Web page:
The annual International Unity Conference in Tehran is an eagerly awaited event. Called the ‘Week of Unity’, it is held to coincide with the birthday of the noble Messenger (pbuh). Academics, scholars, ulama and activists from all over the world belonging to all Schools of Thought are invited to this august gathering.
For 33 years the Islamic Unity Week conference has been held in Tehran. This year, however, due to the coronavirus pandemic, it is being held virtually. Apart from the organizers (Majma at-Taqrib bain al-Madhahib al-Islam—Forum for the Proximity of Schools of Thought in Islam), other participants are linking via Zoom or Skype. Yet others have sent in recorded messages to be included in the conference deliberations.
This has become the new norm for conferences and other events worldwide. ‘Virtual’ as it is called, has superseded actual gatherings. The Islamic Unity Week conference being held from October 29 to November 3 is no exception.
It is not surprising that this year’s theme of the International Islamic Unity Conference (in its 34th year) revolves around the impact of the pandemic and how to cope with it. Cooperation among Muslims at the individual, community and international levels are the sub-themes to be discussed.
The role of scholars and academics in highlighting and explaining the impact of the pandemic and offering Islamic solutions in the spiritual, ideological and practical domains are other subjects being addressed. The role of Islamic media is also emphasized in disseminating accurate information and advising people in adhering to proper protocols.
While not affected as severely as many Western countries such as the US (the most affected country in the world with also the highest mortality rate), France and Britain etc., the Muslim world has not escaped its devastating impact either. Some Muslim countries have coped better than others.
The Islamic Republic of Iran, for instance, has been badly affected primarily because of the illegal sanctions the US has imposed. These have prevented the import of urgently needed medicines and equipment to take care of those afflicted by the coronavirus. American sanctions amount to war crimes because they have caused the killing of the most vulnerable in society.
The pandemic, however, has also brought to the fore certain protocols that Muslims have traditionally followed as part of their lifestyle. For instance, one of the measures constantly emphasized is to wash one’s hands frequently. Muslims have done this and continue to do so as part of their daily routine in making wudu before offering the five daily salat (prayers) and before and after eating. This has been Muslim practice for more than 1400 years.
Prior to the pandemic, Muslim women were targeted in many Western countries for wearing the hijab and more particularly the niqab. France, Germany, Austria, Belgium, the Netherlands and even otherwise liberal Scandinavian countries displayed vicious Islamophobic tendencies. In Canada’s French speaking province of Quebec, a bill was passed in the National Assembly last year prohibiting the display of any religious symbols. Yet, above the speaker’s chair in the Quebec National Assembly hangs the crucifix. We are told, this is a “historic symbol, not a religious one”!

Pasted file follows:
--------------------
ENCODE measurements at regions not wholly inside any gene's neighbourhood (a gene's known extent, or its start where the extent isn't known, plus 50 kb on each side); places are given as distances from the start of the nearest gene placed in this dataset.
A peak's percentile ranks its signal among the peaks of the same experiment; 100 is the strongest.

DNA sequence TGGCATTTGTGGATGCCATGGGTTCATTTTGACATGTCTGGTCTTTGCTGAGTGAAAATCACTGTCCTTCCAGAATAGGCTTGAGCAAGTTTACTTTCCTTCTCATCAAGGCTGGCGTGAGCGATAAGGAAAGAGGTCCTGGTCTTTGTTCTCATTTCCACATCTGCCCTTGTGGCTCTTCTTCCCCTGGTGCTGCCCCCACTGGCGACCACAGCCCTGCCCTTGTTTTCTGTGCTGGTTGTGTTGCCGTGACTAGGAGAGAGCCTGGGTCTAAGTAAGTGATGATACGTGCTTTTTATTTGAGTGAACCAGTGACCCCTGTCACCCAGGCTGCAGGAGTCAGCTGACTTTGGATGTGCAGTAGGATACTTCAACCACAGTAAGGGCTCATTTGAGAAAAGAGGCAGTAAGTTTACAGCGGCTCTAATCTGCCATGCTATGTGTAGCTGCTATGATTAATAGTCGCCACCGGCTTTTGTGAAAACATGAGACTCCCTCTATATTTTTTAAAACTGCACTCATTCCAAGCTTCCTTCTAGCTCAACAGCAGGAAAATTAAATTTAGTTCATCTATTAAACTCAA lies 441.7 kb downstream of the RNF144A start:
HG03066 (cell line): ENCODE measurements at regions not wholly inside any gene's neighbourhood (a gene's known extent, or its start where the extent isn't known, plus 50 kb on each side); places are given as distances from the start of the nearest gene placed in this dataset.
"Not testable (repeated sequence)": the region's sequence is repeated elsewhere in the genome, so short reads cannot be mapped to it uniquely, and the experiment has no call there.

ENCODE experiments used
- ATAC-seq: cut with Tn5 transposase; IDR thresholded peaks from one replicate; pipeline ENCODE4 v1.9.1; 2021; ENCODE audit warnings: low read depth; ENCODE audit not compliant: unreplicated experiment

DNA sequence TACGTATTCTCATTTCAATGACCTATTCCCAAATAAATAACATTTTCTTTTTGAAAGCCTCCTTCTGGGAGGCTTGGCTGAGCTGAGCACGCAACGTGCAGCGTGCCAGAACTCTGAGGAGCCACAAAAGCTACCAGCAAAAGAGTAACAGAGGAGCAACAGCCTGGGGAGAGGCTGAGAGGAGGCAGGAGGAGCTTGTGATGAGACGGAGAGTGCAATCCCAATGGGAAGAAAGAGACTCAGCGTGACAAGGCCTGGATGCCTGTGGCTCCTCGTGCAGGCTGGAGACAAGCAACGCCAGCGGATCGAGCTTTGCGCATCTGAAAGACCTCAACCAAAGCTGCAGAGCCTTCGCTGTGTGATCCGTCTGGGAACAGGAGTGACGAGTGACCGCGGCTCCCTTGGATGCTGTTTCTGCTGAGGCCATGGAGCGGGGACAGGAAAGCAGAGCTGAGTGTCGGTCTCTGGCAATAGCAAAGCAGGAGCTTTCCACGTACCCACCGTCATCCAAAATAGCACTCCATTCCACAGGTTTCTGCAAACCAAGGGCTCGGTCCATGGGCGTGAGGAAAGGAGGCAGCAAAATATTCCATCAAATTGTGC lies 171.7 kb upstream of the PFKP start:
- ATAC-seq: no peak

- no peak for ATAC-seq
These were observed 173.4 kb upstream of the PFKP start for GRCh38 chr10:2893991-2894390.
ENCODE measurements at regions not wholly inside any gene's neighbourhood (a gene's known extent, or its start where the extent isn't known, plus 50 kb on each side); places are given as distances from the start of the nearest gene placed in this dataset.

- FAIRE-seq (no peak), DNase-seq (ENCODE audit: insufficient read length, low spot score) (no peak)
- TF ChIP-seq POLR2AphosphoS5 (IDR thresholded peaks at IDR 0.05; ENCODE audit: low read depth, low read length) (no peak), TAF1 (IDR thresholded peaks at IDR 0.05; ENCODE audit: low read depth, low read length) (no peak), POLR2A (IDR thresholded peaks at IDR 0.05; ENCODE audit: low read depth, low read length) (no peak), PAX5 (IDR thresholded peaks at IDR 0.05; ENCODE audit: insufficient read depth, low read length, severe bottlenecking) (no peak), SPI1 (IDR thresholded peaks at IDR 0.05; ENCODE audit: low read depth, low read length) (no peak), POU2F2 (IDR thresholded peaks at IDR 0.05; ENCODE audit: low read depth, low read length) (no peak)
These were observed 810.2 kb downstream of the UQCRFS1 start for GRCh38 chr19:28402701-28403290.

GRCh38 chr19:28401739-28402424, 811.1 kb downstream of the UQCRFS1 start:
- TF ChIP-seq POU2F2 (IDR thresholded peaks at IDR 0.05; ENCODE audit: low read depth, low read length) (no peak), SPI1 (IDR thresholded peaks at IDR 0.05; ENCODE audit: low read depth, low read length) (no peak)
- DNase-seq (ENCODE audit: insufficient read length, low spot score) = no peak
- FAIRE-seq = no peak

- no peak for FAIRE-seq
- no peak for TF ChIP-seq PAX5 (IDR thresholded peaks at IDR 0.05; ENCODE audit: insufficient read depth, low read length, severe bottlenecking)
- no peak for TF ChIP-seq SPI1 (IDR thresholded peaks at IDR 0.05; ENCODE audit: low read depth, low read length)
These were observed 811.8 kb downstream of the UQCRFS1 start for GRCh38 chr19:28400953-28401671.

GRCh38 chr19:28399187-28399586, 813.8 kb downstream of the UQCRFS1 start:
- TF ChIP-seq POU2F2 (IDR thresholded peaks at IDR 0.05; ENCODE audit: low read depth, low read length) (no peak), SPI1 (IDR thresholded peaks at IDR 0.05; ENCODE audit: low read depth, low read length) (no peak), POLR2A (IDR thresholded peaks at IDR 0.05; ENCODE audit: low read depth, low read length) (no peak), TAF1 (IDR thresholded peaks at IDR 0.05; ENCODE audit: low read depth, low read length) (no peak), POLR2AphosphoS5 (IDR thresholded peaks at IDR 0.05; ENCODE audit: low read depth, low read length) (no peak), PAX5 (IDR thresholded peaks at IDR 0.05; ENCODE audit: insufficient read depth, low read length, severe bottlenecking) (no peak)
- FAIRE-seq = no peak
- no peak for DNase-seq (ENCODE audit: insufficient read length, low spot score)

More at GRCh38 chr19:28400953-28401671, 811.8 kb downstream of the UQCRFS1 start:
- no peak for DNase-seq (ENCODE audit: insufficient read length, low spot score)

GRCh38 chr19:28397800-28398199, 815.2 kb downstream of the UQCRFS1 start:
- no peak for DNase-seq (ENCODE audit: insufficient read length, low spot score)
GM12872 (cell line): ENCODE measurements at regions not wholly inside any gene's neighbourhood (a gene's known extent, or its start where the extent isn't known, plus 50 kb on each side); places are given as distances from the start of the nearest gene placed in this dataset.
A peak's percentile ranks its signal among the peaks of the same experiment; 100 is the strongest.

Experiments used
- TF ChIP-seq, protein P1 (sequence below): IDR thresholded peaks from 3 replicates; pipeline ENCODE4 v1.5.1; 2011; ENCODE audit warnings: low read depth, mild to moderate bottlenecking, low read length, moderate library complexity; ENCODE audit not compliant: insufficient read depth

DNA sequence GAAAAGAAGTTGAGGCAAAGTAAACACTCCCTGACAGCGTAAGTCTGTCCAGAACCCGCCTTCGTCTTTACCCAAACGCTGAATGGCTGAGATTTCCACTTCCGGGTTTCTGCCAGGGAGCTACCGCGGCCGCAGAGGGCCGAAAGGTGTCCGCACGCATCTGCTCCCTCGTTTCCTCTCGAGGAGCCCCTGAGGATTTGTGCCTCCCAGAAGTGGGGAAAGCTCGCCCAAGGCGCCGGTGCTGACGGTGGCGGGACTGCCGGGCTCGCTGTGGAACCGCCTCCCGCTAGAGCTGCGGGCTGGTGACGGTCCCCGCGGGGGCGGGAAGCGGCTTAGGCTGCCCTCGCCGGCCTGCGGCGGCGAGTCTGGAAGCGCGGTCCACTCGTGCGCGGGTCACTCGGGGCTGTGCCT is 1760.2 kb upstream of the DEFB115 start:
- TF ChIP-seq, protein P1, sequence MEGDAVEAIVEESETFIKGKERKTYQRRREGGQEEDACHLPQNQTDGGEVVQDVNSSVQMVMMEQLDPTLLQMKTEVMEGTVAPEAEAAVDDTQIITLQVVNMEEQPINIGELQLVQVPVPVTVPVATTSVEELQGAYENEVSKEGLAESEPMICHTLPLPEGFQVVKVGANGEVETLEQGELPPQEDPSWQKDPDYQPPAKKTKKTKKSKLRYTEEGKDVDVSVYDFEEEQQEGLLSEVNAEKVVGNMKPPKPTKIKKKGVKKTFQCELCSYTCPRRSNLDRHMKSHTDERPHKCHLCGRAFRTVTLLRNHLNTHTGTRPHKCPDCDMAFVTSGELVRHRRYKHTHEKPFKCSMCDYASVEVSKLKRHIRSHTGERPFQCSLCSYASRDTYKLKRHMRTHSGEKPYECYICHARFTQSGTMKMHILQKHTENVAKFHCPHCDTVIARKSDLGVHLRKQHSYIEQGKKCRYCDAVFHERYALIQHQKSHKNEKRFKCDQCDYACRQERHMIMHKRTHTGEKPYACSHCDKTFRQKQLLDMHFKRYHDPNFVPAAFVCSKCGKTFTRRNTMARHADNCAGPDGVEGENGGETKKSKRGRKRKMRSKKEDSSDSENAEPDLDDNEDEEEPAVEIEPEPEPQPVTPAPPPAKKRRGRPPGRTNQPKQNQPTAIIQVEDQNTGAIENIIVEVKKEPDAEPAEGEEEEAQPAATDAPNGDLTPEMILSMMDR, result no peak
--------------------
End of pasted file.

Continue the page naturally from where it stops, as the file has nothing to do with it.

Quebec’s Bill 21 specifically targets Muslim women wearing the hijab and the niqab. The bill specifies that civil servants cannot display visible religious symbols. And people wearing visible religious symbols (hijab and niqab) would be denied government services and even prohibited from teaching at school.
The pandemic has now forced not only women but even men to wear the niqab. It may be called a ‘mask’, but for all practical purposes, it is a niqab. Allah has His own way of slapping arrogant people back into reality.
Social distancing and quarantine are other aspects that have been introduced to prevent the coronavirus from spreading. The noble Messenger (pbuh) had issued instructions more than 1400 years ago that if there is a plague or other communicable diseases, affected people should remain confined to their locality and not venture out. Outsiders were asked not to enter that locality (Sahih Bukhari, Hadith #624).
Thus, Muslims are well placed to advise others about proper hygienic practices while also adhering to them faithfully. In some countries, Muslims have adopted a casual attitude toward the pandemic. This is unwise. Adequate precautions are necessary including pertaining to congregational prayers.
The International Islamic Unity Conference touched on all these aspects. It is our fervent hope that within a year, the pandemic would be behind us and Muslims would once again be able to participate in such conferences where much interesting interaction takes place outside the conference hall.